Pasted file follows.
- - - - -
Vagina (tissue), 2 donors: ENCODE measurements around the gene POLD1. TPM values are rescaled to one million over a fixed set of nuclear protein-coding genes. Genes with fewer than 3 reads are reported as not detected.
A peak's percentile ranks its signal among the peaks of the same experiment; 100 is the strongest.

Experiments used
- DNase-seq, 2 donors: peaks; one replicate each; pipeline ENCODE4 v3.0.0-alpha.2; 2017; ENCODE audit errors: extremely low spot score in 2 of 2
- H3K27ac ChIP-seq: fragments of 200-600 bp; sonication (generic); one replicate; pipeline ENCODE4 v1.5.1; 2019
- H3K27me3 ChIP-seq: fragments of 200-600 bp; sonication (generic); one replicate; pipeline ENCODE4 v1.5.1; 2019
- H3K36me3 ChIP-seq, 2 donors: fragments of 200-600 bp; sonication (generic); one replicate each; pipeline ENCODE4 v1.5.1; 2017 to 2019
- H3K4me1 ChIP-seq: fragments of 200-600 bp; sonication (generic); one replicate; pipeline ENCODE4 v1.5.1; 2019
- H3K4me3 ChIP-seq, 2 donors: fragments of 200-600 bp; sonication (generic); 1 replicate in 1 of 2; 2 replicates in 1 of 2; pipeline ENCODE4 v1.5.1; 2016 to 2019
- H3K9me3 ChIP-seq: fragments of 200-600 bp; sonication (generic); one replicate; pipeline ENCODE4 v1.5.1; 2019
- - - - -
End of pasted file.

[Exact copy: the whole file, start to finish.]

Vagina (tissue), 2 donors: ENCODE measurements around the gene POLD1. TPM values are rescaled to one million over a fixed set of nuclear protein-coding genes. Genes with fewer than 3 reads are reported as not detected.
A peak's percentile ranks its signal among the peaks of the same experiment; 100 is the strongest.

Experiments used
- DNase-seq, 2 donors: peaks; one replicate each; pipeline ENCODE4 v3.0.0-alpha.2; 2017; ENCODE audit errors: extremely low spot score in 2 of 2
- H3K27ac ChIP-seq: fragments of 200-600 bp; sonication (generic); one replicate; pipeline ENCODE4 v1.5.1; 2019
- H3K27me3 ChIP-seq: fragments of 200-600 bp; sonication (generic); one replicate; pipeline ENCODE4 v1.5.1; 2019
- H3K36me3 ChIP-seq, 2 donors: fragments of 200-600 bp; sonication (generic); one replicate each; pipeline ENCODE4 v1.5.1; 2017 to 2019
- H3K4me1 ChIP-seq: fragments of 200-600 bp; sonication (generic); one replicate; pipeline ENCODE4 v1.5.1; 2019
- H3K4me3 ChIP-seq, 2 donors: fragments of 200-600 bp; sonication (generic); 1 replicate in 1 of 2; 2 replicates in 1 of 2; pipeline ENCODE4 v1.5.1; 2016 to 2019
- H3K9me3 ChIP-seq: fragments of 200-600 bp; sonication (generic); one replicate; pipeline ENCODE4 v1.5.1; 2019